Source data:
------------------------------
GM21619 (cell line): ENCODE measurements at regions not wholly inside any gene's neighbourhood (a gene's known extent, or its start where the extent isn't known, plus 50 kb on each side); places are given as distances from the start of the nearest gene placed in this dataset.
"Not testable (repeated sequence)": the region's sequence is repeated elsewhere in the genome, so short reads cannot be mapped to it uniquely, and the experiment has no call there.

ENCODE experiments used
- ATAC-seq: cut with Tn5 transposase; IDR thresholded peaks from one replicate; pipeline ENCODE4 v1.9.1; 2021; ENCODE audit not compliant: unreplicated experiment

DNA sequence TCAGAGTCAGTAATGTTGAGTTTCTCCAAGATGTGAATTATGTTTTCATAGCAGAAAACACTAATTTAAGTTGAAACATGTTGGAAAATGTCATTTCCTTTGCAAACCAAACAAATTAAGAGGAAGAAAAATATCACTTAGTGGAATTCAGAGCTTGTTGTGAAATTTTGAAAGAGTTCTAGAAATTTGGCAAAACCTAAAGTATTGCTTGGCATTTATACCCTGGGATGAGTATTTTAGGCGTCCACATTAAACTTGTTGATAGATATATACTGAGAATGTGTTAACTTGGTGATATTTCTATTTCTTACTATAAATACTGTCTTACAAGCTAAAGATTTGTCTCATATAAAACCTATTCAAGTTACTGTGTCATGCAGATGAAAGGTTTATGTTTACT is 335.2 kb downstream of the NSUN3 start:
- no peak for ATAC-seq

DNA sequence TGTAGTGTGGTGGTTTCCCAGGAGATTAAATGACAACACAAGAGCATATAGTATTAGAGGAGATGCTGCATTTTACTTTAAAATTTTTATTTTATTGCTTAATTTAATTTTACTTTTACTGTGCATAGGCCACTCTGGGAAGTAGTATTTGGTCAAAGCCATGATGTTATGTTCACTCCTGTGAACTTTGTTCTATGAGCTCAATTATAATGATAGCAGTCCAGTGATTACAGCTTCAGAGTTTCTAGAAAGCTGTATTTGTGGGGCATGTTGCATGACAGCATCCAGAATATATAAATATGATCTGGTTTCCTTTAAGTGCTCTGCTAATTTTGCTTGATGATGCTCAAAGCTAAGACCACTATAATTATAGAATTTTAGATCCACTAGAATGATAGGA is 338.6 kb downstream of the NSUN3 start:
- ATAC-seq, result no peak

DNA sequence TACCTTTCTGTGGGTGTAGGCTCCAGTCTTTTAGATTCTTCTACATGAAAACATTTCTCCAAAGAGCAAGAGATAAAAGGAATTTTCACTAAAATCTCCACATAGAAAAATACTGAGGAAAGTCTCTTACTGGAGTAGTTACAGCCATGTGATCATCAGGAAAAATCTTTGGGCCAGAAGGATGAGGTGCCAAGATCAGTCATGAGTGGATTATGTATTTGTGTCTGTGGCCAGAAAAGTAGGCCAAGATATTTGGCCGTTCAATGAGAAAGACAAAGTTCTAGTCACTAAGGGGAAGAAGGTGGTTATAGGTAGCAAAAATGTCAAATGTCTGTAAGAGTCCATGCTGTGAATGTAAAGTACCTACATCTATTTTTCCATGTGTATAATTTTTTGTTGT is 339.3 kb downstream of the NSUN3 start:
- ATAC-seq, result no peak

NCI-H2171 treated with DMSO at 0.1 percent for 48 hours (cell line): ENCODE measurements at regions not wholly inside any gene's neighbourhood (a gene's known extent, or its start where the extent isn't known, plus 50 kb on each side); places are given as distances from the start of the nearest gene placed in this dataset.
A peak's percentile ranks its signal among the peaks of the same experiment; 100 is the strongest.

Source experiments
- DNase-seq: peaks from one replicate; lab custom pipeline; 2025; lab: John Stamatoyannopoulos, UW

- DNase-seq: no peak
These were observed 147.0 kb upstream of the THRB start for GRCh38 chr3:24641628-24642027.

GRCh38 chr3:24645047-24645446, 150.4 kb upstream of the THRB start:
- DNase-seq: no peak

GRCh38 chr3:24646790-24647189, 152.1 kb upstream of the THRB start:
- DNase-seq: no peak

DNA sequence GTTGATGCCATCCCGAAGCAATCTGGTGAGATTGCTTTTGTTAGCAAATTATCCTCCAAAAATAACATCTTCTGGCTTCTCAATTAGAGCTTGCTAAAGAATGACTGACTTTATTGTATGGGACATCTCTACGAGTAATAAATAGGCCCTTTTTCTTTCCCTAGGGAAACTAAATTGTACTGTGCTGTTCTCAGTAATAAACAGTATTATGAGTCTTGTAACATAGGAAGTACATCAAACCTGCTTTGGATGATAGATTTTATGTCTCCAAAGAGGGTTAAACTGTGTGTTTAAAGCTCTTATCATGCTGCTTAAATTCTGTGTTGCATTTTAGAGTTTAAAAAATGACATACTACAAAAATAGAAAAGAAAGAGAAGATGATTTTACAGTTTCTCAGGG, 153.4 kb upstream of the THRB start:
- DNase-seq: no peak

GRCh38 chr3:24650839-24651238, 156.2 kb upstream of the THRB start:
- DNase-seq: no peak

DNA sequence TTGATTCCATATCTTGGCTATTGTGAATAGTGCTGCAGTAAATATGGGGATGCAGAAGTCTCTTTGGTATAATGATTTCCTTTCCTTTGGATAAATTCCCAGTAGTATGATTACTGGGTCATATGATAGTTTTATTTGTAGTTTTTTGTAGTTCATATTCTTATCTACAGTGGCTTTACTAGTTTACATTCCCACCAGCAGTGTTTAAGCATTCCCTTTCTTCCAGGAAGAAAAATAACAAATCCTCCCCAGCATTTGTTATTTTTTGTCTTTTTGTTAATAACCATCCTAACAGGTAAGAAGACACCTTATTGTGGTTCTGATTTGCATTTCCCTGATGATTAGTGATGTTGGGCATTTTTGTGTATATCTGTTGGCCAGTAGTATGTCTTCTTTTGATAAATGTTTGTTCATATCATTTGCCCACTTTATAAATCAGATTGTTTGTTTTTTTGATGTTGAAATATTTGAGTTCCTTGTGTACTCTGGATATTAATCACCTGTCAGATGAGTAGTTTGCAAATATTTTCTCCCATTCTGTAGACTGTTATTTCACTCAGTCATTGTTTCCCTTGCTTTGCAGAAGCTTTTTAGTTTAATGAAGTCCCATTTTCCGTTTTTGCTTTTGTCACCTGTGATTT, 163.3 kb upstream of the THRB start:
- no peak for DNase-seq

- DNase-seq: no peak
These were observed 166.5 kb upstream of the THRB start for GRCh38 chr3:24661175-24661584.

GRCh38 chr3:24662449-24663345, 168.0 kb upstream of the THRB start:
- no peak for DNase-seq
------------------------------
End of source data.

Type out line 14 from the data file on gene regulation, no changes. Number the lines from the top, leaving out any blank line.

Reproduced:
- DNase-seq: peaks from one replicate; lab custom pipeline; 2025; lab: John Stamatoyannopoulos, UW